The brown car sped up the road sending clouds of dust waving through the quiet plant nurseries of Sungai Buloh Drive. Up the ramps the wheels turned, then I screeched to a stop in the UiTM Private Specialist Centre car park, flung the door open and jogged down the sunny road, briefcase swinging in my hand… to the Operating Theatre on level 4.
Some 10 days before, in a different series of road related events many miles away, my patient… let’s call him Mr Gan… found himself with his arm squashed between his motorised bicycle and the shiny rear-end of a mini-van.
I saw him several days later, in the orthopaedic clinic in Sungai Buloh , arm slung across his barrel chest, elbow purple and about to burst with swelling.
A quick x-ray, and a CT-scan later found us staring at a computer monitor, spinning on the screen- not unlike a rather deformed ballerina- was a reconstructed model of Mr Gan’s elbow.
Dislocated… shattered…disjointed…I searched for a word to describe the damage to the anxious patient.. In the end we settled for ‘badly broken’.
And that’s how we all ended up, some weeks later, in the operating room, crowded around an unconscious Mr Gan. Mr Nizam the operating room assistant strapped a clean pneumatic tourniquet around Gan’s arm.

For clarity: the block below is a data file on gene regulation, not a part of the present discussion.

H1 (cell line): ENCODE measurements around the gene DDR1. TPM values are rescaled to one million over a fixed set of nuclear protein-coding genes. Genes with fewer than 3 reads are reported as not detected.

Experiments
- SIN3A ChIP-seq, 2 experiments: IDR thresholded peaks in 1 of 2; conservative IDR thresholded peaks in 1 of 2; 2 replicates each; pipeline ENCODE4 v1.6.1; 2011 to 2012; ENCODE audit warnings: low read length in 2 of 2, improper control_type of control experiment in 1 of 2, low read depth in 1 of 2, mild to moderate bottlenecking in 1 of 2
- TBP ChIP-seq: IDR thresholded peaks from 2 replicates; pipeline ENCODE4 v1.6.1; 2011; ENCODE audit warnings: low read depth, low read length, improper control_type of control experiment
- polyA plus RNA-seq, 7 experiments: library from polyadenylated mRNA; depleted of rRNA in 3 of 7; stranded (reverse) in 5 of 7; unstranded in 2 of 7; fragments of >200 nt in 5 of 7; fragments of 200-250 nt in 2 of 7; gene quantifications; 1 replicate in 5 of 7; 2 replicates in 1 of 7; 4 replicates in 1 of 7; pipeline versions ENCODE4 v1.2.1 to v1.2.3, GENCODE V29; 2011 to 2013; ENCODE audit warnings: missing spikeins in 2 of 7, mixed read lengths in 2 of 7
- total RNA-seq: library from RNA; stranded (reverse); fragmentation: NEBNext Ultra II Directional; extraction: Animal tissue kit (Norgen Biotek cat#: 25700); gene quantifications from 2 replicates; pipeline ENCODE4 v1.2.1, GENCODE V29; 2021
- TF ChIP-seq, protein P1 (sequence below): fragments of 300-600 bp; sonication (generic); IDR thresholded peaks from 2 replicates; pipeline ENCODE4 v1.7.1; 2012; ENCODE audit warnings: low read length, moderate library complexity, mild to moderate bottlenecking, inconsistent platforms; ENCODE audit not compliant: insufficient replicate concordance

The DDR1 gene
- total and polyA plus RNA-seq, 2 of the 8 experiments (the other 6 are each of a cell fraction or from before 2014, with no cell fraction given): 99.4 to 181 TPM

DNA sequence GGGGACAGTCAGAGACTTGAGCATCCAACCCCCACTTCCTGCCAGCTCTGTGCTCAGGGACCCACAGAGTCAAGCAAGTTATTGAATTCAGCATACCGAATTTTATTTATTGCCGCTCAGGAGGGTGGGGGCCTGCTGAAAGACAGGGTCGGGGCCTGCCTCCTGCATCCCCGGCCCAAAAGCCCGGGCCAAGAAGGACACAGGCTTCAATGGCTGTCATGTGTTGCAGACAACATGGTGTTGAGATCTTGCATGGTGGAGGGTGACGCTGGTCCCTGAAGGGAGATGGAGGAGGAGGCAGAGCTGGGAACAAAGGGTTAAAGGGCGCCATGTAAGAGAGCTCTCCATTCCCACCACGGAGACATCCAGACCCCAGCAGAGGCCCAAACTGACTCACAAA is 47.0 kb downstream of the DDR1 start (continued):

OR nurses Nazliyana and Azua cracked open sterile boxes, their frowns deepening as a scruffy masked stranger pushed through the OR doors and set his briefcase on the floor in the corner.
Greetings, introductions and a short time later, I ran my scalpel along the side of Gan’s elbow, slicing through muscle and tissue to expose the shattered bone fragements within.
“Can I have the saw?”
The green snaking tube with the oscillating power saw exchanged hands, and we cut out some damaged bone.
Dr Reza Aridz reached deep into the wound to position the smashed Coronoid- the bony process that keeps the elbow joint stable as it moves – and Dr Wan Kwong Lee fired up the drill, driving a thin wire to hold the fragment in place.
Some time later, ligaments sutured back into place, I nervously held my breath as we ran Gan’s elbow through the full range of movement.
Thank God it was stable again.
Later, in the operating room pantry (masks on, of course), there was laughter and the smell of coffee, and thoughts in my mind of the difference teamwork can make in solving the complex problems of the world.
We all drove home happy that day. Mr Gan is recovering.
Now all that remains is for COVID to disappear, as quickly as it came.
Originally written on 8 February 2021 in UiTM Private Specialist Centre, Selangor
Note: Names and some details have been changed to protect patient privacy.
Photo credits: Jo-Yi Cheong
As our operating rooms in Sungai Buloh Hospital remain closed to all but COVID infected patients, UiTM Specialist Centre has stepped up to offer their surgical services to some of our despairing patients, and equally despairing surgeons. The author would like to thank Dr Reza Aridz, orthopaedic surgeon and UiTM Orthopaedic Surgery lecturer and his colleagues and staff for opening their hearts, and their operating rooms to the patients of Sungai Buloh Hospital.